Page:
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Metal music-makers focus of Arkansas Sounds series

By Sean Clancy

This article was published September 8, 2017 at 1:49 a.m.


The crowd at a 2012 Baltimore performance by Little Rock metal band Rwake from the concert film Rwake: A Stone, A Leaf, An Unfound Door.

Rwake & Neurosis Concert Film Double Feature

7 p.m. today, Ron Robinson Theater, 100 River Market Ave., Little Rock


(501) 320-5728

A pair of movies focused on extreme and experimental heavy metal are the topic of the latest edition of the Arkansas Sounds series.

Local metal champs Rwake are the subject of the 2012 concert film Rwake: A Stone, A Leaf, An Unfound Door, which will be shown at 7 p.m. today, followed by A Sun That Never Sets from California avant-garde metal music veterans Neurosis. In between, members of Rwake will perform a musical set, says frontman Christopher Terry.

Rwake: A Stone, A Leaf, An Unfound Door, which takes its title from a line in Thomas Wolfe's Look Homeward, Angel, came about when Canadian filmmaker and Rwake friend/fan David Hall was hired to film bands at the 2012 Maryland Death Fest, an annual gathering of extreme music acts and fans in Baltimore.

The festival draws 7,000-8,000 yearly, Terry says, and the venue where Rwake played held about 2,000.

While Hall had been asked to film just one song per band, he filmed the entirety of Rwake's set.

"He had, like, maybe 12 cameras there for our set," Terry says. "He had it in his plans from the get-go. At the time, we were playing even more rarely than we are now and he wanted to capture the whole thing."

Rwake (say 'wake') was formed in central Arkansas in 1996 and honed a sludgy, pulverizing form of extreme metal over five albums, with its most recent being 2011's Rest.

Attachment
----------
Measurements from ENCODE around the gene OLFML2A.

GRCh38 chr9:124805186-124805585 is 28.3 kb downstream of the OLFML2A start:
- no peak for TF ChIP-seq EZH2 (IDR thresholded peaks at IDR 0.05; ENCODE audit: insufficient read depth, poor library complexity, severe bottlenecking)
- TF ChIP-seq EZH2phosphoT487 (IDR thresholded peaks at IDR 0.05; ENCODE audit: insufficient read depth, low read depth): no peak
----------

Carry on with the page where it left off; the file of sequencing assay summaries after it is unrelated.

The lineup featured in the concert film consists of Terry on vocals; John Judkins, bass; Brittany Fugate, keyboards, vocals; Jeff Morgan, drums, guitar; Kris Graves, guitar; and Kiffin Rogers, guitar.

"When I watch it, it just blows my mind," Terry says. "It's just me and my friends and our band and this director came in and he has shot this really beautiful concert. It's just like any other big band concert film that I would look up to and like, and David did this with us."

This screening of the Rwake film won't be the first time it has been shown locally. The movie popped up during the 2014 Little Rock Horror Picture Show and was part of a low-key screening for the band and its friends at the Riverdale Theater. There was also a limited-edition live album of the show that included a DVD of the film.

But this is the first time it has been associated with the Arkansas Sounds Series, which is a project of the Butler Center for Arkansas Studies, a department of the Central Arkansas Library System.

"Speaking for some of the other Rwake members, I know they are excited about it being a part of the Arkansas Sounds Series," Terry says.

Neurosis, the San Francisco Bay-area sludge metal outfit, has a bit of an Arkansas connection. Singer-guitarist Scott Kelly has relatives in Hot Springs and he has frequently gigged with North Little Rock singer-songwriter Adam Faucett and Judkins from Rwake. Neurosis was also close with and toured with '90s Little Rock punk rockers Econochrist.

A Sun That Never Sets, the Neurosis film, is a companion piece to the band's influential 2001 album, with interconnected videos for each song.

"It's one huge story," Terry says of the movie. "It's trippy, but it's not like Pink Floyd's The Wall trippy. In the way it was shot, it reminds me a lot of the first The Crow film, directed by Alex Proyas. It's somber and really beautiful."

MovieStyle on 09/08/2017

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